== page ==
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Soon, presumably, that will change. In November, the court will hear the case of John Henry Ramirez, who is incarcerated on Texas’ death row. Ramirez wants his pastor to pray with him during his lethal injection and lay his hands on his body at his moment of death.* The lower courts rejected this request. Most commentators expected the Supreme Court to either permit his execution or block it as a violation of religious freedom. It did neither. Instead, on Wednesday, it paused his execution so the court could hear his claims in its coming term. Put differently, it moved the case from the shadow docket to the merits docket—from the dark into the light.

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That’s exactly what many critics have encouraged the court to do in a wide range of cases for several years. After Brett Kavanaugh and Amy Coney Barrett joined the court, the conservative bloc began exploiting its shadow docket exponentially more often. The court used this tactic to curtail voting rights in the run-up to the 2020 election, intervening so aggressively that House Democrats have sought to roll back SCOTUS’ power to wade into election disputes. Then, beginning in late November, the five justices to Roberts’ right launched an unprecedented campaign to remake the law of religious liberty. Flouting the court’s own procedural rules, these five justices radically redefined the First Amendment’s free exercise clause to shield houses of worship from COVID restrictions. More recently, the majority has used the shadow docket to end the Centers for Disease Control and Prevention’s eviction moratorium, revive Donald Trump’s anti-refugee “Remain in Mexico” policy, and permit Texas to ban virtually all abortions.

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These moves, especially the court’s assault on Roe in the dead of night, prompted protest from legal scholars, Democratic lawmakers, and liberal justices on the court. Congress has already held one hearing on the court’s abuse of its shadow docket and scheduled another in light of the Texas decision. There’s no way to prove that the court’s retreat from the shadow docket on Wednesday was a reaction to this scorn. But it seems quite likely that the recent outcry factored into the court’s step back from the brink.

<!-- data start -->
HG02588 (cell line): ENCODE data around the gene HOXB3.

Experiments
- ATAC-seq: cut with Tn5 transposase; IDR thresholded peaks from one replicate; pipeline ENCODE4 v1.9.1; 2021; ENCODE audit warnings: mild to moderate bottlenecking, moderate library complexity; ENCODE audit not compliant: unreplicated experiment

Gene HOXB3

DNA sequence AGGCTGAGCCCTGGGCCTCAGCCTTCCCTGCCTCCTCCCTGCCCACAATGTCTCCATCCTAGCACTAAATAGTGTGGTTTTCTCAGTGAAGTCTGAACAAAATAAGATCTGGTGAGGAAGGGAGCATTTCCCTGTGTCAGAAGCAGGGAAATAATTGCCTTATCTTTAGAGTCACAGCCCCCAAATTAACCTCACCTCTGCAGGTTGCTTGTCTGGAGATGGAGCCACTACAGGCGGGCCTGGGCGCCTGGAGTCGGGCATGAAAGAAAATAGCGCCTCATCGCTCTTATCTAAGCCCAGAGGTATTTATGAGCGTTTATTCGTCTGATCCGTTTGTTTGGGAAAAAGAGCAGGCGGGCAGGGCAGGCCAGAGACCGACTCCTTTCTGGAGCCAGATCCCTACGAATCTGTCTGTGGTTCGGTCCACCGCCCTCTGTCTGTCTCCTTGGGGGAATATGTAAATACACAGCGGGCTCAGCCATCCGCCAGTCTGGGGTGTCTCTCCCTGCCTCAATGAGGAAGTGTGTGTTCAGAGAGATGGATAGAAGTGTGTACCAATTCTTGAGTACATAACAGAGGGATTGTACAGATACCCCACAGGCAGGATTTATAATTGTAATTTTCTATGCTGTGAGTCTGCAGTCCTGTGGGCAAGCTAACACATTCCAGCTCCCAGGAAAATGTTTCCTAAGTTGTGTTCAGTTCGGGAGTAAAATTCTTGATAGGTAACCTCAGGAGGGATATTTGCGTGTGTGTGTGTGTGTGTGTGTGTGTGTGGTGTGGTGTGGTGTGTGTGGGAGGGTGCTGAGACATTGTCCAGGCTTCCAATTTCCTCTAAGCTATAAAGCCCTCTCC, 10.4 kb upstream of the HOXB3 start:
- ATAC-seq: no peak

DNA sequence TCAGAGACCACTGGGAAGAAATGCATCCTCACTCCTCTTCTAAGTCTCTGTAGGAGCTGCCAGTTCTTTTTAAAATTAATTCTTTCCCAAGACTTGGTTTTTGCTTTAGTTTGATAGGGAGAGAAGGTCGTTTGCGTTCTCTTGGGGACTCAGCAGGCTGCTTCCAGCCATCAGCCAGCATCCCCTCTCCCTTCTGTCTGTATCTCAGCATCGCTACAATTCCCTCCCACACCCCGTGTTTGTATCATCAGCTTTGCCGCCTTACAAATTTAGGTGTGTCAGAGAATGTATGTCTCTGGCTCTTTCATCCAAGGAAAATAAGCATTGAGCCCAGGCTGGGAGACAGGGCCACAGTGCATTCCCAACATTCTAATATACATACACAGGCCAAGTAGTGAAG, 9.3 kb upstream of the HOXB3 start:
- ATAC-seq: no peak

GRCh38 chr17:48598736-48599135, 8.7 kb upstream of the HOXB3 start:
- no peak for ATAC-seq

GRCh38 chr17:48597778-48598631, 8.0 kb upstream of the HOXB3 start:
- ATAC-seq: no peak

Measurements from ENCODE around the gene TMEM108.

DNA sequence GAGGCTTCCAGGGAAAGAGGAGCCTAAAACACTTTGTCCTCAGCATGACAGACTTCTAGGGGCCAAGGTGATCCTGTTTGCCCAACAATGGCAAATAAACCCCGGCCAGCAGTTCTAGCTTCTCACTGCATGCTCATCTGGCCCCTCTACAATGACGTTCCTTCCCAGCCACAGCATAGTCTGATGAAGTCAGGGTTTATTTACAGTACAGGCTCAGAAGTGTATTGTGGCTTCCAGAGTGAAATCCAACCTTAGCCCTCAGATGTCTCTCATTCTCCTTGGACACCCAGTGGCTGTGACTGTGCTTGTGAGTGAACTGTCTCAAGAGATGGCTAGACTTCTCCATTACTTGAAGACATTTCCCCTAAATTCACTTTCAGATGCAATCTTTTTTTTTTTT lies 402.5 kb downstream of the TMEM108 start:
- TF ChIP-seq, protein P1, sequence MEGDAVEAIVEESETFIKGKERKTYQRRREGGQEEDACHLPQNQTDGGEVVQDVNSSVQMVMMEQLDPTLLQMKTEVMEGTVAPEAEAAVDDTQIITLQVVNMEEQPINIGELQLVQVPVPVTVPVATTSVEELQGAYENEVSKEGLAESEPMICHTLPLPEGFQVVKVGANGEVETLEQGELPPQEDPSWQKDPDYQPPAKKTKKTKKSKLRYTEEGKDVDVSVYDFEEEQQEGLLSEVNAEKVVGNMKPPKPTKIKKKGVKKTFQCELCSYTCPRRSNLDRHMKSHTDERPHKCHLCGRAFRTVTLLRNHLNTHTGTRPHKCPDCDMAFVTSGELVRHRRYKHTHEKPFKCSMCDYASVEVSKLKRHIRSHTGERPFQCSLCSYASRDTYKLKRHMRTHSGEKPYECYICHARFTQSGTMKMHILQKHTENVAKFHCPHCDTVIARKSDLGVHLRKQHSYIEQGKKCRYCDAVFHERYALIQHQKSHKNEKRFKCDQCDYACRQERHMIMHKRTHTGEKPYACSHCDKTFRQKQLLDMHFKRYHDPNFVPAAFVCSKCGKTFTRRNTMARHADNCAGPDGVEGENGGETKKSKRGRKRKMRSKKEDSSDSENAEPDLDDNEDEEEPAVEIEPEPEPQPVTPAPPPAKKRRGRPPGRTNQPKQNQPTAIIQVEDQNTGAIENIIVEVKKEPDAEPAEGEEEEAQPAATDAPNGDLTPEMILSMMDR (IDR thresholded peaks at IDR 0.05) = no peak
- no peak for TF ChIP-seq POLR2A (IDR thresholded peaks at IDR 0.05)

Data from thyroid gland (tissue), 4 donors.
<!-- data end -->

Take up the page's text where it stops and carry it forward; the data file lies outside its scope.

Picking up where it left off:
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Sensible as that decision may be, it is yet another example of the court’s wildly inconsistent use of the shadow docket. As University of Texas School of Law professor Lee Kovarsky has pointed out, the Supreme Court refused to halt any of the 13 executions that occurred in the final six months of the Trump administration. It did, however, overturn seven stays of execution, clearing the way for lethal injection. Many of these cases involved genuinely difficult and unsettled questions of law that divided lower courts. The Trump administration devised an execution protocol that may well have violated the federal law that dictates the method of execution for federal inmates. Yet the Supreme Court’s conservative justices used the shadow docket to move these executions forward. Why? These justices seemed eager to facilitate the administration’s quest to kill as many people as possible before Joe Biden entered the White House and imposed a moratorium on federal executions.

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So skeptics of the shadow docket have reason to celebrate after Wednesday. But we should also acknowledge that the justices would not have handed this opportunity to a typical death row inmate. Religious freedom claims continue to get special attention at this court, a solicitude that other plaintiffs never received—including those who faced unlawful execution in the waning days of the Trump administration. It’s good news that John Henry Ramirez will get his day in the Supreme Court. That shouldn’t obscure the fact that countless people with equally important claims never received the same courtesy.

Correction, Sept. 13, 2021: This article originally misgendered Ramirez’s pastor. He is male.